An anonymous reader quotes a report from Phys.Org: The International Space Station, the space laboratory that showcases cooperation between Russia and the United States, on Monday orbited Earth for the 100,000th time, Russian mission control said. Traveling at an altitude of about 250 miles (400 kilometers) and a speed of about 17,500 miles (28,000 kilometers) per hour, the space station circles the Earth once every 90 minutes. The ISS has now traveled 2.6 billion miles "or about the distance of 10 round trips to Mars," NASA said on the station's official Twitter feed. From two modules, it has grown to 15 modules, occupying a space the size of a football pitch and represents around $100 billion in investment. "Such a long lifespan of the ISS proves that mankind has the necessary technologies for constant presence in orbit, that we have the potential for further space exploration," said Matyushin.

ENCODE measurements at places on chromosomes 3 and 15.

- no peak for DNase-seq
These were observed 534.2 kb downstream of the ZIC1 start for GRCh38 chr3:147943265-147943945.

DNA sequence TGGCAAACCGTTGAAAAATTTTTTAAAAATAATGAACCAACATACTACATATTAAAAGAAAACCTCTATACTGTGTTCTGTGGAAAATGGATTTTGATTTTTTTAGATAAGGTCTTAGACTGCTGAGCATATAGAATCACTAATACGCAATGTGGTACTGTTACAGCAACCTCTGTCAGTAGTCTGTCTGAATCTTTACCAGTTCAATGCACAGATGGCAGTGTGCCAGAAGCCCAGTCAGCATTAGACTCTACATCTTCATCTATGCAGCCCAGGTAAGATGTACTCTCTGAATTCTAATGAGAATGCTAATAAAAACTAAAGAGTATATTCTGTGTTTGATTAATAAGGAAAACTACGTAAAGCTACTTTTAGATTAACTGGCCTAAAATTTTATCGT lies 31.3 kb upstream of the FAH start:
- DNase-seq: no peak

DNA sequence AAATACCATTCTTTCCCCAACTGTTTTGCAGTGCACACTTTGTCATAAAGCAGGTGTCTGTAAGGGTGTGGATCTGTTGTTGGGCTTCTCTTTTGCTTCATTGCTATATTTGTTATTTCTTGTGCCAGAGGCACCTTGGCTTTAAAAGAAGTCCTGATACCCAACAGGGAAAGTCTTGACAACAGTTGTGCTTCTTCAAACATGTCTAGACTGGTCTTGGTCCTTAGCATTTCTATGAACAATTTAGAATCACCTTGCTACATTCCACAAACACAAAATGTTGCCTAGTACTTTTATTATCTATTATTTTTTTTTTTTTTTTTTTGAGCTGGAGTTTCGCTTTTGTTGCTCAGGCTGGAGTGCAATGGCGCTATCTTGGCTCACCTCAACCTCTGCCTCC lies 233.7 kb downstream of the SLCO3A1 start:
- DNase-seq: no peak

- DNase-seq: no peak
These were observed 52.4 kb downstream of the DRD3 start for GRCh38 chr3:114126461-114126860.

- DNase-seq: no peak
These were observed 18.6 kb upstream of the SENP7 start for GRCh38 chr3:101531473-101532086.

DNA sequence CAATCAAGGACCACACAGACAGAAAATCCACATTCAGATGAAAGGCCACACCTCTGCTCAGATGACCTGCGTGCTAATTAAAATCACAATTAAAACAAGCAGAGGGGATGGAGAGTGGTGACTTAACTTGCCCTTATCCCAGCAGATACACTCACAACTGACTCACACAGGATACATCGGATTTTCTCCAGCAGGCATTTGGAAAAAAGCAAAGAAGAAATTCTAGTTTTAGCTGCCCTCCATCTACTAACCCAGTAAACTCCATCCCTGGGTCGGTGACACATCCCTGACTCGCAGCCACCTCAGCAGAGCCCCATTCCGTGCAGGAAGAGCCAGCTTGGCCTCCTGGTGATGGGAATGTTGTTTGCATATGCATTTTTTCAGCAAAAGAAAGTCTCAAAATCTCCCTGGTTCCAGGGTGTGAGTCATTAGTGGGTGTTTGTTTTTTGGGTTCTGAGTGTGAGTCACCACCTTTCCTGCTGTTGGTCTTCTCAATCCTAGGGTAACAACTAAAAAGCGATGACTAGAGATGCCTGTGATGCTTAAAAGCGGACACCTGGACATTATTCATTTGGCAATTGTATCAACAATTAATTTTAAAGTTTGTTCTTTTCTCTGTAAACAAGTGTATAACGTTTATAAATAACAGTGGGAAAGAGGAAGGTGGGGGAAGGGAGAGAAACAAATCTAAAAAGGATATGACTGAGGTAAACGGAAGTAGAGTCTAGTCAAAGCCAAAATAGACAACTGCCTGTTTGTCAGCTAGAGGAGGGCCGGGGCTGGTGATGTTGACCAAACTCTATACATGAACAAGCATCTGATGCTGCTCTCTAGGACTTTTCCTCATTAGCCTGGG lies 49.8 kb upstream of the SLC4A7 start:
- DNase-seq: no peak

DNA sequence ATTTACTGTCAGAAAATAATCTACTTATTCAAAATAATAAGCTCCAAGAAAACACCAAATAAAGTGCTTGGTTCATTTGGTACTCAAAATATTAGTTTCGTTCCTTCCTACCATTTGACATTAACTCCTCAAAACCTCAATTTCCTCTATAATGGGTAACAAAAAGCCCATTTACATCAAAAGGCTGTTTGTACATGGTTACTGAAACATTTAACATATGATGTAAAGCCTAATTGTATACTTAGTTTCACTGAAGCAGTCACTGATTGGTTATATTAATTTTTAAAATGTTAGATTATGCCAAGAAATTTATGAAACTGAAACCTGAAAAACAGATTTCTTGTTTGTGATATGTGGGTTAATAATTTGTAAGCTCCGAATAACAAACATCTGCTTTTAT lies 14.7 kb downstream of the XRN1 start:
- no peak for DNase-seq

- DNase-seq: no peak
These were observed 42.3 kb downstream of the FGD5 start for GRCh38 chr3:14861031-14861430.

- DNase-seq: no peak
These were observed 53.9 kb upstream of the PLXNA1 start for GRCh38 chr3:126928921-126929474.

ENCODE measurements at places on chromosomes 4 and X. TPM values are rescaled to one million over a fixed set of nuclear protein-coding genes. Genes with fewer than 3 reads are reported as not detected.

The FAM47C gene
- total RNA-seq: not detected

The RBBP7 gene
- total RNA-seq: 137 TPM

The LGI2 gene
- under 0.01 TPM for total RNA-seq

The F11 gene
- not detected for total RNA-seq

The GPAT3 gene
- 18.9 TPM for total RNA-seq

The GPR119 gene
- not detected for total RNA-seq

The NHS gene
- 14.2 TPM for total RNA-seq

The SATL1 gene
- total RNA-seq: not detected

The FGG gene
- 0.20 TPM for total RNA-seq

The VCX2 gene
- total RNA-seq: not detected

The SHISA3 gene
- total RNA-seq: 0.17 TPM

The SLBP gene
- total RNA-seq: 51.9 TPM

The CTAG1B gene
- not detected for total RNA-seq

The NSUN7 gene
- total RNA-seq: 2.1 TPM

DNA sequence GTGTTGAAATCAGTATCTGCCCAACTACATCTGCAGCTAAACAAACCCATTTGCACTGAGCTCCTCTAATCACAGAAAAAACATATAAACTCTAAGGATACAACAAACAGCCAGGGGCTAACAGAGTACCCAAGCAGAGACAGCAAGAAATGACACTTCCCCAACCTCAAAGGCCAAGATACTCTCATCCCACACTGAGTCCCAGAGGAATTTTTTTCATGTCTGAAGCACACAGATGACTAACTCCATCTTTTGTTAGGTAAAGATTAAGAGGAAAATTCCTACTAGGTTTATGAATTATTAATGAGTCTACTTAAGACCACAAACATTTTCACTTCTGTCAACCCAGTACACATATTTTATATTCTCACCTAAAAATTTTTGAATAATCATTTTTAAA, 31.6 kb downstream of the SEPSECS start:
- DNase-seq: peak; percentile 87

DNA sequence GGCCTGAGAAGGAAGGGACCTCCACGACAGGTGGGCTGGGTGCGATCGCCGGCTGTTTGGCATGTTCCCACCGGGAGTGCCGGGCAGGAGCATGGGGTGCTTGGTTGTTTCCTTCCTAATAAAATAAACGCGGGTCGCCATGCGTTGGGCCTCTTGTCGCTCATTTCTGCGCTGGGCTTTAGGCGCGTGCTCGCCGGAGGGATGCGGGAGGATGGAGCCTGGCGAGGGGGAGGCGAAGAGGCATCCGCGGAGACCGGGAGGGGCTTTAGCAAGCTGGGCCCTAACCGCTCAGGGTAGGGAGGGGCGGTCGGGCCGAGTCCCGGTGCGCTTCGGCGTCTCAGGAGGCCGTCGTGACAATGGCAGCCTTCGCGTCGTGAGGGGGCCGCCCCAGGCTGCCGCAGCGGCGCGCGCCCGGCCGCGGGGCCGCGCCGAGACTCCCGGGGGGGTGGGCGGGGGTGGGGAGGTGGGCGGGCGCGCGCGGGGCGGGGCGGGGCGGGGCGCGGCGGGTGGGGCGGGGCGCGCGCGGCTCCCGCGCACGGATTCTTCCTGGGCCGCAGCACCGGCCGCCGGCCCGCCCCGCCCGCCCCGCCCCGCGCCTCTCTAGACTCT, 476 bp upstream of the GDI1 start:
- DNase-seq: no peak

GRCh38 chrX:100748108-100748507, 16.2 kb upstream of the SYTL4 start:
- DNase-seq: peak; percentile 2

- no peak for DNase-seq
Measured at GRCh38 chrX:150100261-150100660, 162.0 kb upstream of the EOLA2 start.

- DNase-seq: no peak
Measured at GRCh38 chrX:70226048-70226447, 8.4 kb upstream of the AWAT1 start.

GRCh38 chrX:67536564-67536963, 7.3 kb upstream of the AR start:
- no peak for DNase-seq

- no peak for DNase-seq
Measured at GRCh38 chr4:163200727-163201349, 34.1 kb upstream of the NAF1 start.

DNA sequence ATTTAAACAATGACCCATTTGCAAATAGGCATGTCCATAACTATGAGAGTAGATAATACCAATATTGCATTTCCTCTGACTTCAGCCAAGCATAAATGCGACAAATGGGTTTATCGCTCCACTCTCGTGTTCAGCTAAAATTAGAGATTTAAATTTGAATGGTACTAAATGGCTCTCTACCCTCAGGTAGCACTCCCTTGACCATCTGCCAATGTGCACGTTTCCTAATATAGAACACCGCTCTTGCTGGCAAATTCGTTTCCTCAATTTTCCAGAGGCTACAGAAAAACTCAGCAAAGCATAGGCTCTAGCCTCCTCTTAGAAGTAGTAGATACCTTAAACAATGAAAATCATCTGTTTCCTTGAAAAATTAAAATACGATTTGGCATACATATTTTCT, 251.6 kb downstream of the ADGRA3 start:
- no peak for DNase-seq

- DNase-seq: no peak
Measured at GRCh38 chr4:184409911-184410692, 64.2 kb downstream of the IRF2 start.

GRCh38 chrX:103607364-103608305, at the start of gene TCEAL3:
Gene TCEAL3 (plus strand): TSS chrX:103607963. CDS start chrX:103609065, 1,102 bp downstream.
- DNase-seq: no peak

An anonymous reader quotes a report from CNN: Atomic oxygen has been detected in the atmosphere of Mars, according to NASA. The atoms were discovered in the Martian mesosphere, the upper layers of the red planet's atmosphere. This discovery will enable researchers to have a better understanding of the elusive Martian atmosphere. Atomic oxygen can help scientists determine atmospheric erosion and how other gases escape Mars. It also affects the radiative cooling from the carbon-dioxide bands in the Martian thermosphere, which is above the mesosphere. The atomic oxygen discovery was made using an instrument on board the Stratospheric Observatory for Infrared Astronomy, or SOFIA. SOFIA is a Boeing 747SP jet that has been modified for research purposes to carry a 100-inch diameter telescope. Using the German Receiver for Astronomy at Terahertz Frequencies, known as GREAT, allowed researchers to distinguish between oxygen from our atmosphere and that of the Martian atmosphere. They discovered half the amount of atomic oxygen expected, most likely due to variations in the atmosphere itself, and scientists will continue to use SOFIA to study the Martian atmosphere.